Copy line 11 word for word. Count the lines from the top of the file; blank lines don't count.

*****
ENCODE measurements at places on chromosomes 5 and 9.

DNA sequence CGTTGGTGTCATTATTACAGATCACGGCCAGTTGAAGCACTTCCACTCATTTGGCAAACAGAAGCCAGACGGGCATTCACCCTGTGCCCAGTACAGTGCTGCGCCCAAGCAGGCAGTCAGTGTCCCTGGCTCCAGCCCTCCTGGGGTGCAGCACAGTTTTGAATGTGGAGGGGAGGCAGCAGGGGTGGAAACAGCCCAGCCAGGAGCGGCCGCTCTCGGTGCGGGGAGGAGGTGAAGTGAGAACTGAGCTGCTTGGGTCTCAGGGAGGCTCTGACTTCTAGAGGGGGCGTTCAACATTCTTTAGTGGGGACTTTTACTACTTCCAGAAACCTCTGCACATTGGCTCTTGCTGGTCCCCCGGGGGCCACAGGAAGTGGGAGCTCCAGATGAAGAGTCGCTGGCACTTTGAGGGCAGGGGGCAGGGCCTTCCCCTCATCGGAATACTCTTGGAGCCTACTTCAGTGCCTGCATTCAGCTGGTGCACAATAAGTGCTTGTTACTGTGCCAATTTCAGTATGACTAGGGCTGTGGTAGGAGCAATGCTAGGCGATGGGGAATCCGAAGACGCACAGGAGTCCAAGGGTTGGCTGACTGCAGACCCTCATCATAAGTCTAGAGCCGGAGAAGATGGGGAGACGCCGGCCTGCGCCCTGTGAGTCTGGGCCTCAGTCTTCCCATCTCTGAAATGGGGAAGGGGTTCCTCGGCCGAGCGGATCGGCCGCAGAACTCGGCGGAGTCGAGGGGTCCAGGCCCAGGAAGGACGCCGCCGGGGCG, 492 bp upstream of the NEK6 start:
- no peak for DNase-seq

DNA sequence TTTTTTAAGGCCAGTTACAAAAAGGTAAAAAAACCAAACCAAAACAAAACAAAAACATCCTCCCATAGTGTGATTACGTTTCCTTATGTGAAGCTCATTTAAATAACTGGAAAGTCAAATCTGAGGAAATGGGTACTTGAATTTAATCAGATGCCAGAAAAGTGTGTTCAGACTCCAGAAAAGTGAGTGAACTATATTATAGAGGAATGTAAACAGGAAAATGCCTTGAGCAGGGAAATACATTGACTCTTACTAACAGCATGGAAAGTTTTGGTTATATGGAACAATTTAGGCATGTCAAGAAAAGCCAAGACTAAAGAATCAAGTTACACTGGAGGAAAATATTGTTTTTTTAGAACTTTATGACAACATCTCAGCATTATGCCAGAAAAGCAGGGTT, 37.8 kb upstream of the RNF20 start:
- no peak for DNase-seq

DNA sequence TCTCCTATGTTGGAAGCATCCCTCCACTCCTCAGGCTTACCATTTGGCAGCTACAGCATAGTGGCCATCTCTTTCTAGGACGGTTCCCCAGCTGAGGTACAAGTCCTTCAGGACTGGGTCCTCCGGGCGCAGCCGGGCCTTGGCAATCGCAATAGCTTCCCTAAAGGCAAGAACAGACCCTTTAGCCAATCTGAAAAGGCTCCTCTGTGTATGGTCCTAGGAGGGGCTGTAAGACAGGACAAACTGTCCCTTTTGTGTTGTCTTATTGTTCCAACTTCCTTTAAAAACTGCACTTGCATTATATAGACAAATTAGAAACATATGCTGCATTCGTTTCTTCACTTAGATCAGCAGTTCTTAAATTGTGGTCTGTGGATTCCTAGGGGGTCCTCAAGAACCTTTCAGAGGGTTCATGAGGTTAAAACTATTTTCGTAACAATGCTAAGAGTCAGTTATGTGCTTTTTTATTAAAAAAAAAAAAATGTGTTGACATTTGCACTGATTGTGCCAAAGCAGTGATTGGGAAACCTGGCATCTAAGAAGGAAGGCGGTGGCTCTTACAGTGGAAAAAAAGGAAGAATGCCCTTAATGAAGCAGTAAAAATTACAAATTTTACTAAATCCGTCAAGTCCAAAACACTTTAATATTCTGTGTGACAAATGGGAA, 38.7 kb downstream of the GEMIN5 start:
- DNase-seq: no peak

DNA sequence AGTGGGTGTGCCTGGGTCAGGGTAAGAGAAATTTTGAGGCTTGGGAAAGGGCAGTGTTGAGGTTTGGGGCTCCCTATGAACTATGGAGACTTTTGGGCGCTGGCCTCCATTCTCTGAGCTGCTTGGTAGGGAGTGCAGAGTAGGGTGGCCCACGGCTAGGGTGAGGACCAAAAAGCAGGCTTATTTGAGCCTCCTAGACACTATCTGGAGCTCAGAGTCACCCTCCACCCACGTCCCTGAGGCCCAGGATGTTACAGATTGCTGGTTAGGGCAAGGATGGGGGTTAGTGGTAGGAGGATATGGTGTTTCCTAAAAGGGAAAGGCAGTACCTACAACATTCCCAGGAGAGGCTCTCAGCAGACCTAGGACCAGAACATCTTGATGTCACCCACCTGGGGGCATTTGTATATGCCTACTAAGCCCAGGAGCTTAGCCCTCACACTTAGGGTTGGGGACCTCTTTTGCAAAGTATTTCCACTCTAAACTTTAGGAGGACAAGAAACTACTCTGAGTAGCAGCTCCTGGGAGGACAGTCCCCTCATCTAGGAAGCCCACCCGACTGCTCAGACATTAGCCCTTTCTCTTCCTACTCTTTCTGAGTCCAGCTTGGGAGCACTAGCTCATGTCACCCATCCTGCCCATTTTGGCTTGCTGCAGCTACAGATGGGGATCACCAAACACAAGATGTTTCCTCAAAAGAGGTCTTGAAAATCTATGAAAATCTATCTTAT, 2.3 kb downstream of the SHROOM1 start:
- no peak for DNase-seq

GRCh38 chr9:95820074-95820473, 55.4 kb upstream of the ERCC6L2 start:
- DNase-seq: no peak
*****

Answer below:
- DNase-seq: no peak